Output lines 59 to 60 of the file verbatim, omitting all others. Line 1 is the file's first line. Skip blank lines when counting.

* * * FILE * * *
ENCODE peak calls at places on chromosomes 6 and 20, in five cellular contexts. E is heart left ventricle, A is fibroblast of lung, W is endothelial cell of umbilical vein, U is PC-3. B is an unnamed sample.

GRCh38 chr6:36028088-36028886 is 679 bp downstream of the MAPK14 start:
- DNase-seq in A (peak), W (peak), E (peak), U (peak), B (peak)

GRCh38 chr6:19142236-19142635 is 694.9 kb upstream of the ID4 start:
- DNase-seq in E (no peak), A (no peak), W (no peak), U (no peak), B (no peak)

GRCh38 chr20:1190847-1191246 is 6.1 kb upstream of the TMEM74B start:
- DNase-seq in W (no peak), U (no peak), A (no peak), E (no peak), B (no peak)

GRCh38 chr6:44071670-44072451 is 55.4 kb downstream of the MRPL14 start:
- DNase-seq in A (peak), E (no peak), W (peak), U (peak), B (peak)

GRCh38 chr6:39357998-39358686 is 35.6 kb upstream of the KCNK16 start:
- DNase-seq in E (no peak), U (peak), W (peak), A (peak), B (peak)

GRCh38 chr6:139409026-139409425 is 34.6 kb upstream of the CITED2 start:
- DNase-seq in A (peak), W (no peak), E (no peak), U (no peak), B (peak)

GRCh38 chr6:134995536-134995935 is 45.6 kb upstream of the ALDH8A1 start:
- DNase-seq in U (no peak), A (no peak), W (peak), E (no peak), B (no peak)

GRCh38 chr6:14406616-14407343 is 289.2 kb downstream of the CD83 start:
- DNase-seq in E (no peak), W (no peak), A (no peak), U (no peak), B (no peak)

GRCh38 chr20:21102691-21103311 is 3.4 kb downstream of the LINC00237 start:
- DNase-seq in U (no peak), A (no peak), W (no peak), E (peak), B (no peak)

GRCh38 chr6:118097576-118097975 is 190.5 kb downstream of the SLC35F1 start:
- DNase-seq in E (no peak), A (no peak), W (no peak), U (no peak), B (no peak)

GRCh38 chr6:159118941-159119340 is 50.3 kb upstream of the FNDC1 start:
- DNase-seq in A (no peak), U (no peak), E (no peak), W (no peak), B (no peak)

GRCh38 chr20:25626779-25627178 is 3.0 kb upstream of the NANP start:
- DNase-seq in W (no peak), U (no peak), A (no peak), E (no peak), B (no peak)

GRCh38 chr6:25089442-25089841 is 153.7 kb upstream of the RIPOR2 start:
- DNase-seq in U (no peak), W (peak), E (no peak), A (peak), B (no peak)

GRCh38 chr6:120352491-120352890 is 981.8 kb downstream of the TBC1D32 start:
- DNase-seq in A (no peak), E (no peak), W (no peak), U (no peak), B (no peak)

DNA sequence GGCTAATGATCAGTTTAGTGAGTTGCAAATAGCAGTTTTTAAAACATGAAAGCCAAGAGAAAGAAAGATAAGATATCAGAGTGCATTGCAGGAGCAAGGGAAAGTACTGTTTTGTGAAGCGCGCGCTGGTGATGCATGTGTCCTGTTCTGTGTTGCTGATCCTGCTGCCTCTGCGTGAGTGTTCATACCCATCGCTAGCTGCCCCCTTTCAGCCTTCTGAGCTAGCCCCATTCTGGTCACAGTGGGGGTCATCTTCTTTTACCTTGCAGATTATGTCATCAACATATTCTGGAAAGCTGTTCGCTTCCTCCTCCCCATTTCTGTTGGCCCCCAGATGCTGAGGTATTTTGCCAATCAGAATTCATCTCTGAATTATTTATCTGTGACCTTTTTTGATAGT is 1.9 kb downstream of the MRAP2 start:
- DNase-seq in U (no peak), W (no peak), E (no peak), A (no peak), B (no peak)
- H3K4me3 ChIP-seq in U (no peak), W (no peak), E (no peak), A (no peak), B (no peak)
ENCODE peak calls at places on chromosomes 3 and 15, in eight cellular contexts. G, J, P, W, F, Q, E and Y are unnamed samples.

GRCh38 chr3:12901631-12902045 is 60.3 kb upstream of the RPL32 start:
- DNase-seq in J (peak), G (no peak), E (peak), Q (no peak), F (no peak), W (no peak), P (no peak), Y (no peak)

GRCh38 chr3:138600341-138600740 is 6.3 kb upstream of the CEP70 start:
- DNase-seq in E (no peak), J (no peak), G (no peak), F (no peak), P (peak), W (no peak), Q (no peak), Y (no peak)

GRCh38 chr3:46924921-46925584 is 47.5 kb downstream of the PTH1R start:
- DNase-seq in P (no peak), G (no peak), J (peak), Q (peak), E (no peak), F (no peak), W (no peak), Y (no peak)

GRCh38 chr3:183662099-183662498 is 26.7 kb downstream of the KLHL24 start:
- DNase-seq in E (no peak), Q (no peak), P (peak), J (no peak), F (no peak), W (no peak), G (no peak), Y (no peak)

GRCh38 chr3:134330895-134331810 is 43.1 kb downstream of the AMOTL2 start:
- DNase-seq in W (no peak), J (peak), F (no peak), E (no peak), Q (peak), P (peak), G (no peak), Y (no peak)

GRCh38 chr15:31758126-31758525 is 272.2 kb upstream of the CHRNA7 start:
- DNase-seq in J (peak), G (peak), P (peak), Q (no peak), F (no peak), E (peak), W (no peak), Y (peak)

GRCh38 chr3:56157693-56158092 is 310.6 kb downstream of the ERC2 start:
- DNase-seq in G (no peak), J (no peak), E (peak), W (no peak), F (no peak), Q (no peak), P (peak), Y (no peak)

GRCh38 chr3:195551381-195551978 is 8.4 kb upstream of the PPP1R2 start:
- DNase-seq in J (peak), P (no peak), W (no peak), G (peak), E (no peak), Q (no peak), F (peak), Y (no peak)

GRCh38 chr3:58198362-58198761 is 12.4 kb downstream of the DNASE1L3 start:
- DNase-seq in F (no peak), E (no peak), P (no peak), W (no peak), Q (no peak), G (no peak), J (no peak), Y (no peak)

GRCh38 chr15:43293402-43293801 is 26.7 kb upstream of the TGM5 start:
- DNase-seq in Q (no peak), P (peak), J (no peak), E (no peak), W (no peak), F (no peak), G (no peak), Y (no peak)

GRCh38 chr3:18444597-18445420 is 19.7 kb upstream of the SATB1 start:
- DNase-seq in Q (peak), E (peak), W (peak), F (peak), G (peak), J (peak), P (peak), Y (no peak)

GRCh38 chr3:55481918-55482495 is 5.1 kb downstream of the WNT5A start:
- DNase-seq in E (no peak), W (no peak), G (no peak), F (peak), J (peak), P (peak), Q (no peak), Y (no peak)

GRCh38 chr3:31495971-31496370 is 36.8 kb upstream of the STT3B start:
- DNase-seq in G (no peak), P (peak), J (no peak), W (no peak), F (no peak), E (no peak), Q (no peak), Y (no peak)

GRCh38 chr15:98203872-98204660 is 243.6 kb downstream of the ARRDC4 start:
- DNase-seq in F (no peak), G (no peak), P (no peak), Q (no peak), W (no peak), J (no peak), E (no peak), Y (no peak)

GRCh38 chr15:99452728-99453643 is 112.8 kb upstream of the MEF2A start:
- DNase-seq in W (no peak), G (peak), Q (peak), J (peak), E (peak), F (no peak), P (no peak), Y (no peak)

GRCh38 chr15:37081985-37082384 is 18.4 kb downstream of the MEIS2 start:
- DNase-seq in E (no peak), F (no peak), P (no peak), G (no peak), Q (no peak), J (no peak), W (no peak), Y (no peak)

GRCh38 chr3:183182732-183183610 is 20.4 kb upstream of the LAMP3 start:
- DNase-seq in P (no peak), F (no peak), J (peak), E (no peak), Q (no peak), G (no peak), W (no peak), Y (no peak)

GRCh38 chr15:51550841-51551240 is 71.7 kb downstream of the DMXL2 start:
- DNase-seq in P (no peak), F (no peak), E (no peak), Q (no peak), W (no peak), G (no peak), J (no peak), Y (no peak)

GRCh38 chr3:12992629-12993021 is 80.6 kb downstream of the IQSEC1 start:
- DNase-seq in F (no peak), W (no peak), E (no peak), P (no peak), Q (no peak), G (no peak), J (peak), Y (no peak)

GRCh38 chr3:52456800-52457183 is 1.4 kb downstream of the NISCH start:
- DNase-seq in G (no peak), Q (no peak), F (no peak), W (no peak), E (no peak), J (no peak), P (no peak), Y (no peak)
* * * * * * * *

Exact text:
- DNase-seq in G (no peak), P (peak), J (no peak), W (no peak), F (no peak), E (no peak), Q (no peak), Y (no peak)

GRCh38 chr15:98203872-98204660 is 243.6 kb downstream of the ARRDC4 start: